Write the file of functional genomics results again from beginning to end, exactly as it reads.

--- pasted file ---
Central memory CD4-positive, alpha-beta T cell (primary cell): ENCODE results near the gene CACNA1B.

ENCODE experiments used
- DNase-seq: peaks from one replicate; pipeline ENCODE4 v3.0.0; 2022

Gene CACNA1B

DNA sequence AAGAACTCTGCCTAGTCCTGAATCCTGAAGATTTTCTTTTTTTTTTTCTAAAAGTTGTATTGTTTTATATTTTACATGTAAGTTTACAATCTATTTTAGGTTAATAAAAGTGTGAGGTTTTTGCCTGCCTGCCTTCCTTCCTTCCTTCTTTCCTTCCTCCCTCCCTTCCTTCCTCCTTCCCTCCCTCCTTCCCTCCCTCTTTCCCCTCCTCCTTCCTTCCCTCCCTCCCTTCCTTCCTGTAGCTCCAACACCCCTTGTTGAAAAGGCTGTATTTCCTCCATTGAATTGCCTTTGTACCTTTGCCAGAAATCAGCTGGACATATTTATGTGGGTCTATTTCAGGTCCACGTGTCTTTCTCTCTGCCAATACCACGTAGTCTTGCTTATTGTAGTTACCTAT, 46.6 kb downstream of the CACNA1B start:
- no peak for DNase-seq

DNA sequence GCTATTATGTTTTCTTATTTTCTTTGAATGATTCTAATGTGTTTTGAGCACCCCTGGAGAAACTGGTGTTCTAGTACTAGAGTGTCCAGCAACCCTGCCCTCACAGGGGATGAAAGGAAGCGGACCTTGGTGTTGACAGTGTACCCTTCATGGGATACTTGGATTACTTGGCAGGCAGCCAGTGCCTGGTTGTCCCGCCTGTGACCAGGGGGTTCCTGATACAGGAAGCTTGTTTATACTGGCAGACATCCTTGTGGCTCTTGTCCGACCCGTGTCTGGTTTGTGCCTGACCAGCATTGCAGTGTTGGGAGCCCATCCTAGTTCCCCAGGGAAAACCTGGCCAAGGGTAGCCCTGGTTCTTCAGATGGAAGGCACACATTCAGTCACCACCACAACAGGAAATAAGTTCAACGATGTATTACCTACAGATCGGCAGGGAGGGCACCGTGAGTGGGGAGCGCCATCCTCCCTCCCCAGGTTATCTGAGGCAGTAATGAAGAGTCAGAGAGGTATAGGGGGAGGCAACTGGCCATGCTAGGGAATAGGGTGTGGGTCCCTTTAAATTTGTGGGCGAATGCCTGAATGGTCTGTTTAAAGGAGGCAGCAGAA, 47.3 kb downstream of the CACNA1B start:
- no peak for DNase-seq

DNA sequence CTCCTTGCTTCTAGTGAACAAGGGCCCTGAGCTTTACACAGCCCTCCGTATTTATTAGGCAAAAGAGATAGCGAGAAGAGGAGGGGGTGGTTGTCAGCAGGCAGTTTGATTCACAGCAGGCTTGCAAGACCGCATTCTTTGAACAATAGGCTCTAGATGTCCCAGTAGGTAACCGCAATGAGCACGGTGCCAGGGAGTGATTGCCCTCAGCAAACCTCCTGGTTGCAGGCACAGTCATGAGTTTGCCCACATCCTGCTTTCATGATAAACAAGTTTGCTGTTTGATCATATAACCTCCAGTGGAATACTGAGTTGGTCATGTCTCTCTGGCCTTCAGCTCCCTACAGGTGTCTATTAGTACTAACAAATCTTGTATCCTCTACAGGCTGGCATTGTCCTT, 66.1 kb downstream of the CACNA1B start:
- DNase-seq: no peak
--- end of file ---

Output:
Central memory CD4-positive, alpha-beta T cell (primary cell): ENCODE results near the gene CACNA1B.

ENCODE experiments used
- DNase-seq: peaks from one replicate; pipeline ENCODE4 v3.0.0; 2022

Gene CACNA1B

DNA sequence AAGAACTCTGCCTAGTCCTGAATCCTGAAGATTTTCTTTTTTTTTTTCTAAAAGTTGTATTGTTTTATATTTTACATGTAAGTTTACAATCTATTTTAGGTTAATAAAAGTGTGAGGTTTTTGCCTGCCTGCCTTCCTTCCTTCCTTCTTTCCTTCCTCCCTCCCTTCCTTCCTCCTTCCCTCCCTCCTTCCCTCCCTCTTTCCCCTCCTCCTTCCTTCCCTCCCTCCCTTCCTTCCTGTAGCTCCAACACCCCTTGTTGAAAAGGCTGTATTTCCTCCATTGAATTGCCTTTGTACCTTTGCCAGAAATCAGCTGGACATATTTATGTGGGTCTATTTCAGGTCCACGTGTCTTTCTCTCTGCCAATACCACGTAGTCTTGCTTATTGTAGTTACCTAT, 46.6 kb downstream of the CACNA1B start:
- no peak for DNase-seq

DNA sequence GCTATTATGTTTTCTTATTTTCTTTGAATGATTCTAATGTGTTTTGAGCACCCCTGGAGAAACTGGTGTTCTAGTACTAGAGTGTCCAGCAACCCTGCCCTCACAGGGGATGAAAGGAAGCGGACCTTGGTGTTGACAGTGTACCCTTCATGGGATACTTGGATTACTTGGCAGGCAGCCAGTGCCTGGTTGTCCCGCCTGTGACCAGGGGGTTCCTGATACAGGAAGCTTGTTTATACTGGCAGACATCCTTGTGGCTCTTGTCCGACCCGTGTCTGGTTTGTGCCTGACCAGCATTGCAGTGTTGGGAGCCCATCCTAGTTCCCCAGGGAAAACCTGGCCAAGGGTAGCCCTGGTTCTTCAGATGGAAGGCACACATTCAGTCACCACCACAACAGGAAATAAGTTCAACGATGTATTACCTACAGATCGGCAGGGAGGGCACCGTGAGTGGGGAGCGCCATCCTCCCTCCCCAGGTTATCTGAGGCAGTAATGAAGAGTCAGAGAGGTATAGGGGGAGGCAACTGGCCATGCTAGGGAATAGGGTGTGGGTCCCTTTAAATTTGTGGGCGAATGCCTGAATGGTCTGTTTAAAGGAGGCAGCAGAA, 47.3 kb downstream of the CACNA1B start:
- no peak for DNase-seq

DNA sequence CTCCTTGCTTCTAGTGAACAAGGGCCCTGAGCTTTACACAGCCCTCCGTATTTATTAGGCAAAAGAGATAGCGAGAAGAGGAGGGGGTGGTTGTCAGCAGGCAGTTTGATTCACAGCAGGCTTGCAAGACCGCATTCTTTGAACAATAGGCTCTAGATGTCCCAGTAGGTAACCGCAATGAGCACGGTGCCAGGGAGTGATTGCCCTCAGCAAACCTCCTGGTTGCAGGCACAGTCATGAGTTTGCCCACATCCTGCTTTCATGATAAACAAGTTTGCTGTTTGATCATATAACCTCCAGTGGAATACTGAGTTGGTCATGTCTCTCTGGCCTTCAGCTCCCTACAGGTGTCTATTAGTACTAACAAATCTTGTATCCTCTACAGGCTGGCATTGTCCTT, 66.1 kb downstream of the CACNA1B start:
- DNase-seq: no peak